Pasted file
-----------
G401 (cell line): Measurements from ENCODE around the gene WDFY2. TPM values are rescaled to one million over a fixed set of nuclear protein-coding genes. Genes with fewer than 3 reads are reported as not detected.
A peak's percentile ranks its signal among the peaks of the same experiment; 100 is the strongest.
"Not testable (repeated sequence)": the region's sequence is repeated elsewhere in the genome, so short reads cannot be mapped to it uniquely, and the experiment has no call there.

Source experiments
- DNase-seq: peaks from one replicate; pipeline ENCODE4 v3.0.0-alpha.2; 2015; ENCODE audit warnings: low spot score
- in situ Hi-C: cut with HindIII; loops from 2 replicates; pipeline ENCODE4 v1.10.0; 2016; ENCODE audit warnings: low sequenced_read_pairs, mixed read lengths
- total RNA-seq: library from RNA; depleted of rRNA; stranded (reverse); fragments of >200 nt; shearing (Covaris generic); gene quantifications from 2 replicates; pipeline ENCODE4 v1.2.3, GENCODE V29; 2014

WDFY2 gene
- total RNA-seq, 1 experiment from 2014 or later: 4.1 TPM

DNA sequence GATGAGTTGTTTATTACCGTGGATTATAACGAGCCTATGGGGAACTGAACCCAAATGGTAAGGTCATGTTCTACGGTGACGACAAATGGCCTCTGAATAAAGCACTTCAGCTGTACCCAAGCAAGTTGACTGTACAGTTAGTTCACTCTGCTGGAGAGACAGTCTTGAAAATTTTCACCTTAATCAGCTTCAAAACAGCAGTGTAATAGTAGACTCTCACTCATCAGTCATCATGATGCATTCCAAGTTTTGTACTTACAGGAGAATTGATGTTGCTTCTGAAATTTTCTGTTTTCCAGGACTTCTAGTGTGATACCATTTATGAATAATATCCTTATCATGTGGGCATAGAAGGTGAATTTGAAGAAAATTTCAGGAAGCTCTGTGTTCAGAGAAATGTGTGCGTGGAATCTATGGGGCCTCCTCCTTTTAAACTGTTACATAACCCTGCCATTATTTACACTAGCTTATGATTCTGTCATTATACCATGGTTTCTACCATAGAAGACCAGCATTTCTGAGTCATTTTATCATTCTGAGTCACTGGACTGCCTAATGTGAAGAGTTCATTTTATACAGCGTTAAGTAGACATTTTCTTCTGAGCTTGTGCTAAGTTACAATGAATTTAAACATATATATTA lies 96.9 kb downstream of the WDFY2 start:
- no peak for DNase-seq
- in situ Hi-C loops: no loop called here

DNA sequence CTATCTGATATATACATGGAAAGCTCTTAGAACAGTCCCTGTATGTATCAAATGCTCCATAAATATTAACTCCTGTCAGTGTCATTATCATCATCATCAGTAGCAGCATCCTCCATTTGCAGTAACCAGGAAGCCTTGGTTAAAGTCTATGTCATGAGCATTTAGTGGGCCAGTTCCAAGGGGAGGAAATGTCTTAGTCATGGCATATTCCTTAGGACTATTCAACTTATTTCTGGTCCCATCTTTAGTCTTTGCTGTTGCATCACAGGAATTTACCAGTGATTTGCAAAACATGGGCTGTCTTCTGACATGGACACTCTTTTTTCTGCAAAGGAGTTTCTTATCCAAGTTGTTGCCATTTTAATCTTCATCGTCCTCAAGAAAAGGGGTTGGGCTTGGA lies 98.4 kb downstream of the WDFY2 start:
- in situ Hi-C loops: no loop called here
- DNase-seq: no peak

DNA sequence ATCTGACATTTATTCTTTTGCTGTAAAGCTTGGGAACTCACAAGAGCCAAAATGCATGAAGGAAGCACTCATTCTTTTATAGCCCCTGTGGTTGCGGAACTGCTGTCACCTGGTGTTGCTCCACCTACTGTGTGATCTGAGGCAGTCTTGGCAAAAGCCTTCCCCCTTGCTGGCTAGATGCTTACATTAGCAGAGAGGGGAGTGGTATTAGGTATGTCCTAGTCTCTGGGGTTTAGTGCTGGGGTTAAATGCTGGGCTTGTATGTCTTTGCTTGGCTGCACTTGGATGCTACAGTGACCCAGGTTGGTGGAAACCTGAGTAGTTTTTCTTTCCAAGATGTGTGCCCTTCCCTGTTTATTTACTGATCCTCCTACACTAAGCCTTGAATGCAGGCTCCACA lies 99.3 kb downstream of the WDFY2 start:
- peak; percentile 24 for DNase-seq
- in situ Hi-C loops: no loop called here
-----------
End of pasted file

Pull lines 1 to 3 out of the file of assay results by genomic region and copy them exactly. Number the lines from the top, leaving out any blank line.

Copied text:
G401 (cell line): Measurements from ENCODE around the gene WDFY2. TPM values are rescaled to one million over a fixed set of nuclear protein-coding genes. Genes with fewer than 3 reads are reported as not detected.
A peak's percentile ranks its signal among the peaks of the same experiment; 100 is the strongest.
"Not testable (repeated sequence)": the region's sequence is repeated elsewhere in the genome, so short reads cannot be mapped to it uniquely, and the experiment has no call there.